Part 3: The Case for IntegrationPart 3: The Case for Integration
Identifying Common Strategic LensesIdentifying Common Strategic Lenses
We have seen that performance (good, bad and neutral) can be traced to a series of common challenges relating to the four performance criteria outlined above.
Although the particulars of these challenges are naturally wide ranging, depending on the nature of the social problem and the operating environment, most challenges call for actions in four common strategic areas: Stakeholder Engagement, Resource Mobilization, Knowledge Development, and Culture Management.
These four central themes—we call strategic lenses—highlight a series of strategic questions common to all social sector organizations.
|Core Strategic Questions
|A stakeholder is anyone who has a role to play in addressing the social problem (i.e. community, clients, donors, staff/ management, board, environment, public, etc.).
|Resources can be:
|Knowledge is the combination of information (content, results from research, data) and processes (methodologies, systems, techniques, procedures).
|Culture results from the combination of the many belief systems and mindsets found among stakeholder groups.
Social Enterprise: Assessing and Delivering Performance through the Four Strategic LensesSocial Enterprise: Assessing and Delivering Performance through the Four Strategic Lenses
Now that we have identified performance criteria and critical strategic areas common to social sector organizations, we can start examining the interplay between strategic actions and performance, and how the two together can lead to sustainable social impact. The construct of strategic questions related to each strategic lens and cross-referenced with performance questions can be used to create a diagnostic tool to assess social enterprise performance.
Performance assessment through Four Strategic Lenses highlights unrealized opportunities to increase performance, indicates weaknesses and pinpoints conflicts that may detract from achieving performance objectives. Once social enterprises performance is assessed, its leaders can decide which strategic actions should be pursued to enhance or improve performance in pursuit of sustainable social impact.
Assessment can be conducted formally and comprehensively and used to inform periodic strategic planning with ongoing performance monitoring . However, the true strength of the Four Lenses Framework to deliver high performance lies in its potential to be incorporated into daily social enterprise management practice and decision making. Constant vigilance, rather than episodic attention, is required for a social enterprise to attain and maintain a sustainable social impact.
The chart above and table following illustrates the relationships between the strategic lenses and performance criteria, and therefore the synergies and tensions within the lenses themselves. Its important to note that social sector organizations are dynamic. Although the depiction in the chart gives each of the lenses equal weight, weights can shift depending on the relative importance of what is going on within the organization or how the organization is affected by what is going on in the external environment. Practitioners may concentrate on improving the social enterprise performance of one lens given the urgency or timeliness of internal factors (deficit, new leadership, stakeholder resistance, etc) or external factors (emergent competition, partnership opportunity, etc.).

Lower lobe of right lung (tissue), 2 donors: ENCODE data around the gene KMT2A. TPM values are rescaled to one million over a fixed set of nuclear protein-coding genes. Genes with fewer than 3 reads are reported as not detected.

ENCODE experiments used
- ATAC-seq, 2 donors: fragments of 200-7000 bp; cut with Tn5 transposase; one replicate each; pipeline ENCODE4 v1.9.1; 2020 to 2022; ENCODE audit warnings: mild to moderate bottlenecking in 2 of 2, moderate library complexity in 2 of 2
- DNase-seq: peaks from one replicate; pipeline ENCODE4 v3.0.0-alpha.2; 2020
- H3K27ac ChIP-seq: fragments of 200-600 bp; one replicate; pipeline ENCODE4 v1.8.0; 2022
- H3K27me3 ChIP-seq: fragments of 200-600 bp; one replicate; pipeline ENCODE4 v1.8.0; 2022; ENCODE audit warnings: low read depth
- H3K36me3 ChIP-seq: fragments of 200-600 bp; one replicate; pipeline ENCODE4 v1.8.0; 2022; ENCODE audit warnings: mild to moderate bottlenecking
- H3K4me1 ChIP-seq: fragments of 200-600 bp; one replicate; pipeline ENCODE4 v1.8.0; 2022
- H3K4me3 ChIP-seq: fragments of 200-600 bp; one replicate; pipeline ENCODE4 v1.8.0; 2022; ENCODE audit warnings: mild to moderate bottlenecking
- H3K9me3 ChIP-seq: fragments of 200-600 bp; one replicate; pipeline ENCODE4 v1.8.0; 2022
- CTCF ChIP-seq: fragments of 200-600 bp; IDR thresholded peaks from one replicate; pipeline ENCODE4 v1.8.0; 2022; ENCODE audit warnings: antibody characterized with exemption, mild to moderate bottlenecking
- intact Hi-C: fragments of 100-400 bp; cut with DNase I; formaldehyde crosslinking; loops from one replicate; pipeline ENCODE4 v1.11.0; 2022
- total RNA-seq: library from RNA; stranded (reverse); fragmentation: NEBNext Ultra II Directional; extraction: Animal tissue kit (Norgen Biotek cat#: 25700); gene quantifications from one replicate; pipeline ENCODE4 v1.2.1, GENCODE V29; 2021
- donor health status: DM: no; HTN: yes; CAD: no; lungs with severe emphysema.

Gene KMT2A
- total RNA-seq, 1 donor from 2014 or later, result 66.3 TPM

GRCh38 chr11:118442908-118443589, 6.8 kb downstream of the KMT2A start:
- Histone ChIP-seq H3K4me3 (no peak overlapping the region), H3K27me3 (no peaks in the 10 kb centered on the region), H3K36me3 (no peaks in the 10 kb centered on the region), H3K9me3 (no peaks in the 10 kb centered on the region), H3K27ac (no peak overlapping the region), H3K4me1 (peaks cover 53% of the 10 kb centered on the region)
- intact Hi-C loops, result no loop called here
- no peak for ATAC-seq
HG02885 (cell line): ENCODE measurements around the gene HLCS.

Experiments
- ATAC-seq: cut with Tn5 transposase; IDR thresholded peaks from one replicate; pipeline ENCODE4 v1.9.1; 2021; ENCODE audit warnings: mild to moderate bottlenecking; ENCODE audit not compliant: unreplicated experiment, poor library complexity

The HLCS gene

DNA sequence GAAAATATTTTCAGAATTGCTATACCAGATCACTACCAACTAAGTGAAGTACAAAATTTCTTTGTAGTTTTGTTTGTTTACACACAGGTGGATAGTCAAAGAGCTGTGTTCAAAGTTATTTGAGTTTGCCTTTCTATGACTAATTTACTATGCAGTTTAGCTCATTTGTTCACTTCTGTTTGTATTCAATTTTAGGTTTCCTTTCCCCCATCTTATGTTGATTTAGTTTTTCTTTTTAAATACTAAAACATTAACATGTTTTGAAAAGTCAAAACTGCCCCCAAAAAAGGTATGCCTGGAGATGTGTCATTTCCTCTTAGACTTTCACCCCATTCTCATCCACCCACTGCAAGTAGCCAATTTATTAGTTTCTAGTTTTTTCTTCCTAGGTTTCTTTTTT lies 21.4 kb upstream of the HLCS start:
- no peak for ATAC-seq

The Four Lenses and their relationship to performance function like clockworks: adjustments in one lens to improve performance creates the need for tinkering in other lenses. As suggested by current social enterprise theory, a focus on one dimension of performance (historically these were leadership, funding, program) in and of itself does not achieve sustainable social impact. Social enterprise performance objectives are attained by comprehensive management of all strategic lenses (though one or more may take priority at a particular time) as well as the interplay between the lenses. In short, high performance cannot be achieved if actions and decision making in one or more of the strategic lenses are neglected.
|Primary lens through which performance is delivered…
|Secondary lenses further enhancing or hindering performance…
|Depth of Impact
|How successful are we at engaging all stakeholders deeply and durably?
|How do our culture, resources and knowledge support (or hinder) a deeper stakeholder engagement?
|How successful are we at mobilizing resources in an integrated, viable and renewable manner?
|How do our knowledge, stakeholders and culture support (or hinder) viable resource mobilization?
|How successful are we at developing knowledge that leads to more appropriate processes?
|How do our resources, culture and stakeholders support (or hinder) the development of appropriate processes?
|How successful are we at creating a culture that supports initiative and reduces resistance to change?
|How do our stakeholders knowledge and resources support (or hinder) a culture of change and initiative?
The Rubik's Pyramid ChallengeThe Rubik's Pyramid Challenge
The framework offers one explanation for why sustainable social impact appears much easier to achieve than it actually is! Although it looks like a simple puzzle when we sign up for it, achieving sustainable social impact actually requires solving a Rubiks Pyramid.
From a simple puzzle…
… to a Rubiks pyramid!
In a Rubik's Pyramid, each of the four faces is covered by nine small triangles, divided among four solid colors. A pivot mechanism enables each face to turn independently, thus mixing up the colors. For the puzzle to be solved, each face must be a solid color.
The four lenses are like the side of the pyramid: trying to solve one without the others is counter-productive. Instead, all four need to be addressed in an integrated manner to solve the puzzle.